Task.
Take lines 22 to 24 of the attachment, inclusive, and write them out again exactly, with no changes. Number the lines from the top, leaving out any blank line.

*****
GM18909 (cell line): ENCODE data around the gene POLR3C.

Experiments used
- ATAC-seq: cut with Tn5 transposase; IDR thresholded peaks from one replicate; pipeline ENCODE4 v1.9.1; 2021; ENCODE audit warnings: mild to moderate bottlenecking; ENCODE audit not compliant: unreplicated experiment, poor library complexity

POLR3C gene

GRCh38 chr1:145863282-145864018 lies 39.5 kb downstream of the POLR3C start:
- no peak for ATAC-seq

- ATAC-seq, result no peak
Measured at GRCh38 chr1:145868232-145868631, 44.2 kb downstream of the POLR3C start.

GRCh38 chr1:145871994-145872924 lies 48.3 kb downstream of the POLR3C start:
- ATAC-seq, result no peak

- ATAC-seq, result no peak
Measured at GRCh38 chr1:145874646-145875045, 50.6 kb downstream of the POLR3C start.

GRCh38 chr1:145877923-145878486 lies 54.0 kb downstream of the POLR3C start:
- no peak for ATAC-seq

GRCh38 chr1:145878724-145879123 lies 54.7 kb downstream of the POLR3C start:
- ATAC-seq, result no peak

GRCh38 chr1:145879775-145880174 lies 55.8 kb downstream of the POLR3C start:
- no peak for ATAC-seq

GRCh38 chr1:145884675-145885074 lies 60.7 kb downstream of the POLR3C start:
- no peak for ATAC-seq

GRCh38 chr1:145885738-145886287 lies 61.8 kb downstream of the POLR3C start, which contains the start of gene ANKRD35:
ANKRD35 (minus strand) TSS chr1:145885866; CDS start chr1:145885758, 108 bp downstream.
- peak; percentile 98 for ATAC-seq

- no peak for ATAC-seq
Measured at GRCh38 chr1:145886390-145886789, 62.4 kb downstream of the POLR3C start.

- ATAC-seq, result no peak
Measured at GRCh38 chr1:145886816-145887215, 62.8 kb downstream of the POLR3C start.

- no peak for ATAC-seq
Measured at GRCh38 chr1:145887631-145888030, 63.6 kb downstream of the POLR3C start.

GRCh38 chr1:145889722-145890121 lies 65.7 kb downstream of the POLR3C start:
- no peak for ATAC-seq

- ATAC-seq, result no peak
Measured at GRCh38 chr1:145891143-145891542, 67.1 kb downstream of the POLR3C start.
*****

ANKRD35 (minus strand) TSS chr1:145885866; CDS start chr1:145885758, 108 bp downstream.
- peak; percentile 98 for ATAC-seq

- no peak for ATAC-seq